|January||- Make or order spare hives and other equipment required for the coming season.
- See that hive entrances are kept clear of dead bees.
- Note the amount of bee loss in your apiary note book.
- Order package bees now to avoid the last minute rush.
|February||- See that hive entrances are kept clear of dead bees.
- If you have not done so already, order your package bees or queens.
- Lift the hives from the front to determine an estimate of colony honey stores - you should be lifting 45 to 50 pounds. If they are light (or near starving), place two cups pure sugar on newspaper on top of the top bars above the bee cluster or fondant or sugar-bricks or feed 2-4 quarts syrup in a four-hole top-feeder using two parts sugar to one part water.
|March||- Register your hives with the Department of Agriculture.
- Early March on a 50 deg+ day, carefully open the hive for a quick look to check honey stores to be sure there are at least four combs of honey in the hive. Feed 1:1 syrup if there are less than two combs of honey.
- Clean the hive bottom board.
- Mouse guards can be removed about mid-month.
- If colonies are 10 to 12 combs of bees, begin comb rotation (two or three combs with young brood and eggs to center of the bottom box and empty combs to sides of brood (next to honey) in the second box) or reverse brood bodies.
- If the colony is 12 to 15 frames of bees with four to six combs of brood, add the first honey super of drawn comb over a queen excluder (if you use one).
|April||- Monitor for mites and control them if they are over threshold, this is typically acheived using a lighter mite treatment like Api Life Var or Hop Guard II.
- Continue comb rotation. Make sure there are enough honey stores or feed your bees. Hives should have at least one full frame of pollen and several frames of honey. If hive is light & no honey supers, feed the bees a 1:1 sugar syrup mixture.
- Feed pollen supplement if little pollen is found in hive.
- If the colony is continuing to build up, add a honey super every three weeks until June 1 (= 3 deeps or equivalent in westerns = 4-5 total deeps of bees by June 1).
|May||- If you need more drawn comb, give the bees full sheets of foundation to draw out.
- Add no more than two or three frames of foundation at a time to the center of the upper hive body.
- Never divide the brood nest with foundation (i.e. put foundation between combs of brood).
- Queens should now be laying at full capacity.
- Honey yields will be greater if swarming is controlled by removing swarm cells that contain eggs or larvae on the bottom or any edges of the comb.
- Consider making splits to avoid swarming but ensure that colonies have plenty of room to expand to prevent swarming as a result of overcrowding.
- Blueberries are in bloom early in the month.
|June||- Blackberries in bloom around second week; Black Locust around the last week.
- Remove the queen excluder (if you use one) when there is one box (deep or western) mostly full of honey over the brood nest.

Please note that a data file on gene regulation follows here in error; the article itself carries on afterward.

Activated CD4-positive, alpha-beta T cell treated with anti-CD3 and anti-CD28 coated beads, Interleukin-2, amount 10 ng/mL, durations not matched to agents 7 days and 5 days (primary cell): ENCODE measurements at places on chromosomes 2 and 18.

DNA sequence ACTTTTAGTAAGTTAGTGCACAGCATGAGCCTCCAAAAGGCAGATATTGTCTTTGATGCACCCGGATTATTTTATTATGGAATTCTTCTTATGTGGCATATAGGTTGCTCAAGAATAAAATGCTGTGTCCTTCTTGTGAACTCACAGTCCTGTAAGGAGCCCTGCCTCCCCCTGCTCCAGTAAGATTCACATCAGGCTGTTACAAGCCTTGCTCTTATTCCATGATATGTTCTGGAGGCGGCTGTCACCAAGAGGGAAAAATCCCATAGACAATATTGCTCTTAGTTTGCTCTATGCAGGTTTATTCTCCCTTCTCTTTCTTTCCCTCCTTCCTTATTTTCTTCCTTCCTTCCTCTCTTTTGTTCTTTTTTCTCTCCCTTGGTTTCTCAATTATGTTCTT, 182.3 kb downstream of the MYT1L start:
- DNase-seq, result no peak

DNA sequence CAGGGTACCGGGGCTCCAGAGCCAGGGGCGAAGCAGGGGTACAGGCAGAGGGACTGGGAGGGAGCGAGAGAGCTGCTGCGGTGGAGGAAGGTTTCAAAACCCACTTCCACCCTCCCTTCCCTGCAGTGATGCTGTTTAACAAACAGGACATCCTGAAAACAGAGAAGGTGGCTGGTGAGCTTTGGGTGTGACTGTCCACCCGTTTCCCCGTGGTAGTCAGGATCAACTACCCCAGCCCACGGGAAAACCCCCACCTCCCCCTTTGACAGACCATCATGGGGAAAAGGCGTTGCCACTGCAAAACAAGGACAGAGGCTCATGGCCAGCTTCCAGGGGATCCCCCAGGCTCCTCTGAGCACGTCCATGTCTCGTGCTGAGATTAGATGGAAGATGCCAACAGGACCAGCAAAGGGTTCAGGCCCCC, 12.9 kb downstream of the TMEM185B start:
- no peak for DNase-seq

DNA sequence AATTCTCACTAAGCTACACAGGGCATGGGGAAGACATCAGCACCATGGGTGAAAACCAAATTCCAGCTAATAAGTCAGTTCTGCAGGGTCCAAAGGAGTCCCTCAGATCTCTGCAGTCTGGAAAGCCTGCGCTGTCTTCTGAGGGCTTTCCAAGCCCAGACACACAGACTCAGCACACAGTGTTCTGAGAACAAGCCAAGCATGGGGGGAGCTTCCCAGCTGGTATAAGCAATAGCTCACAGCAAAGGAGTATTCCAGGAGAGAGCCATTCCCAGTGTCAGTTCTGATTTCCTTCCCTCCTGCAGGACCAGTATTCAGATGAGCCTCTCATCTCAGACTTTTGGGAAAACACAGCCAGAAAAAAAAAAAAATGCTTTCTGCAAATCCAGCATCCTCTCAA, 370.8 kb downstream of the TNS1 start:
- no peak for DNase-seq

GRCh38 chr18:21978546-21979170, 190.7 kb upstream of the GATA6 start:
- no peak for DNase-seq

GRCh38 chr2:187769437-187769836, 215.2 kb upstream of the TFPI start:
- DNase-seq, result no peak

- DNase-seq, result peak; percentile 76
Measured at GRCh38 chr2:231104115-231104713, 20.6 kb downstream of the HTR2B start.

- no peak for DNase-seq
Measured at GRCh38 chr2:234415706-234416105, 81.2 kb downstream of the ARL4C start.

- Queens don’t like to cross bands of honey.
- Continue to monitor brood nest crowding.
- Bees sometimes store honey close to and in the brood nest causing crowding, leading to swarms.
- There should be one or two empty brood combs for the queen to lay in.
|July||- If brood nest crowding occurs consider adding another brood nest (western).
- Only remove combs of honey when they are 2/3 capped (nectar won’t shake from combs).
- Early morning or evenings are the best times for removing comb to discourage robbing.
* Note: If you use synthetic (“hard”) miticides, do not use brood nest combs in the honey supers to prevent contaminating honey with miticide residues.
- Identify brood nest combs and boxes (westerns and deeps) with colored paint so that combs are not interchanged if synthetic miticides are used in the hive.
|August||- In mid-August take off the honey supers early in the morning or in the late afternoon so as to prevent robbing of the hive by other colonies of bees.
- Extract any surplus honey that is at least two thirds capped over in a warm bee-proof, ant-proof place.
- Give the wet combs back to the bees over the inner covers to lick clean.
- Treat hives for mites with hard, acid based treatments (Oxalic Acid or Formic Acid) before the end of the month to prepare hives to overwinter.
- Test for treatment effectiveness following mite treatments.
|September||- You may re-queen your colonies now if you did not do so in the spring.
- Unite weak colonies. To winter successfully, each colony should have the equivalent of ten fully capped frames of honey in the second hive body plus honey arches in the lower hive body (equal to about 60 lb. honey), and two or more deep brood combs of pollen.
- If stores are insufficient, colonies should be fed a 2:1 sugar syrup mixture.
- Use top feeders to prevent robbing. Start feeding early in the month, because the bees will not store the syrup and cap the cells when the weather turns cool.
- Try to finish by mid-month.
- Feed one gallon for each deep comb of needed stores. Feed pollen supplement as needed.
- Monitor for mites to make sure the August treatments were adequate.
|October||- Continue to feed bees if necessary but try to finish 2:1 syrup feeding by the time daytime temperatures drop below 50 deg. F.|
|November||- All appliances, supers, etc. should be cleaned and put in a dry place for next year.
- Protect dark combs from wax moth damage.
|December||- Keep the entrances free of dead bees.
- This is a good time to go to beekeeper meetings and read all the beekeeping magazines that have been stacking up all year.
- Repair old equipment, assemble all the new frames and supers you will need next year.
- If you need apiary permits for outyards, apply for them now.